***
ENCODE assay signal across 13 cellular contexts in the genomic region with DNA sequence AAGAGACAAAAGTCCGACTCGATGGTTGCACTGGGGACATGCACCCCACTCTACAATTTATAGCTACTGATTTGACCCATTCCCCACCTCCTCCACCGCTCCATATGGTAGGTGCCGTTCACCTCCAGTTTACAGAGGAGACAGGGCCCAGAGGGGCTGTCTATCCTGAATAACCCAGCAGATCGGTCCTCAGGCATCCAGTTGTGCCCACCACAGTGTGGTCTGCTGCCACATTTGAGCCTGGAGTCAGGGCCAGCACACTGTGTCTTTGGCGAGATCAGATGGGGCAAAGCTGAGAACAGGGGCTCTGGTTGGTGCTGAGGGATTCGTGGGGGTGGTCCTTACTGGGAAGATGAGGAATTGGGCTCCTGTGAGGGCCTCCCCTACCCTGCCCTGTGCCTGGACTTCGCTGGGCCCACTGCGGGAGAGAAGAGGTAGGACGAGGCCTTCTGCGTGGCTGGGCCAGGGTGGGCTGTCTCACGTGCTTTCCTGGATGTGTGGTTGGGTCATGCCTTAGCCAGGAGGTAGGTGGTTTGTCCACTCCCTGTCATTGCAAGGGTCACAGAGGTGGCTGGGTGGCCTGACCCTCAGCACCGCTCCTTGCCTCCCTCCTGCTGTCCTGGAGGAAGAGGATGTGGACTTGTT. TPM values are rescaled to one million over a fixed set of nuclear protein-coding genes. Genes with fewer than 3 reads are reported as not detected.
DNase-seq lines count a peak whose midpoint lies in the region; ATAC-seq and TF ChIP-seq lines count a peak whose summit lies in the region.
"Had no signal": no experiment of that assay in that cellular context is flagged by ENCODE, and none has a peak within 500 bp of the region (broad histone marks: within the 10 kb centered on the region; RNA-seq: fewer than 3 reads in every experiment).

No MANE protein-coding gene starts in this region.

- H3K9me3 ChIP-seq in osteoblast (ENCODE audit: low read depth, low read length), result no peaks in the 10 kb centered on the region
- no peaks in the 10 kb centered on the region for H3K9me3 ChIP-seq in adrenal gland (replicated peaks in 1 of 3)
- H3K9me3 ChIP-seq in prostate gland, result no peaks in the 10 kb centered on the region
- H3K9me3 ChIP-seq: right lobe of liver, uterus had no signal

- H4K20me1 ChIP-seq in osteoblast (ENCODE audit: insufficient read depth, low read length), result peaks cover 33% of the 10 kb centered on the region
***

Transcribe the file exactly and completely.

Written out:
ENCODE assay signal across 13 cellular contexts in the genomic region with DNA sequence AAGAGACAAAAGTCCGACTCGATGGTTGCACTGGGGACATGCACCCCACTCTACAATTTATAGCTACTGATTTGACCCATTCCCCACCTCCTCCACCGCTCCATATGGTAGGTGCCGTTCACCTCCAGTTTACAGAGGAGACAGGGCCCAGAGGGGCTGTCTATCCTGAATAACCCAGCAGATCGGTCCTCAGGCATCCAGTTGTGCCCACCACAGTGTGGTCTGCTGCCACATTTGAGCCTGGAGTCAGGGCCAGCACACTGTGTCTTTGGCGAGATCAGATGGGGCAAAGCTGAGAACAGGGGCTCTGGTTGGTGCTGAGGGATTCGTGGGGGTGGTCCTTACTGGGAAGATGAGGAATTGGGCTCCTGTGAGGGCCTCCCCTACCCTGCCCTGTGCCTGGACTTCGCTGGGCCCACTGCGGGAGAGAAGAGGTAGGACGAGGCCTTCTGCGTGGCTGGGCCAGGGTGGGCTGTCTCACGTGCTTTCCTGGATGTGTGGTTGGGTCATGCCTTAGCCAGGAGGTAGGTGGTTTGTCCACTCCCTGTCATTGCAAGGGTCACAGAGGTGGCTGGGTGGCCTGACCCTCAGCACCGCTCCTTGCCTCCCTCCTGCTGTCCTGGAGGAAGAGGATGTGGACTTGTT. TPM values are rescaled to one million over a fixed set of nuclear protein-coding genes. Genes with fewer than 3 reads are reported as not detected.
DNase-seq lines count a peak whose midpoint lies in the region; ATAC-seq and TF ChIP-seq lines count a peak whose summit lies in the region.
"Had no signal": no experiment of that assay in that cellular context is flagged by ENCODE, and none has a peak within 500 bp of the region (broad histone marks: within the 10 kb centered on the region; RNA-seq: fewer than 3 reads in every experiment).

No MANE protein-coding gene starts in this region.

- H3K9me3 ChIP-seq in osteoblast (ENCODE audit: low read depth, low read length), result no peaks in the 10 kb centered on the region
- no peaks in the 10 kb centered on the region for H3K9me3 ChIP-seq in adrenal gland (replicated peaks in 1 of 3)
- H3K9me3 ChIP-seq in prostate gland, result no peaks in the 10 kb centered on the region
- H3K9me3 ChIP-seq: right lobe of liver, uterus had no signal

- H4K20me1 ChIP-seq in osteoblast (ENCODE audit: insufficient read depth, low read length), result peaks cover 33% of the 10 kb centered on the region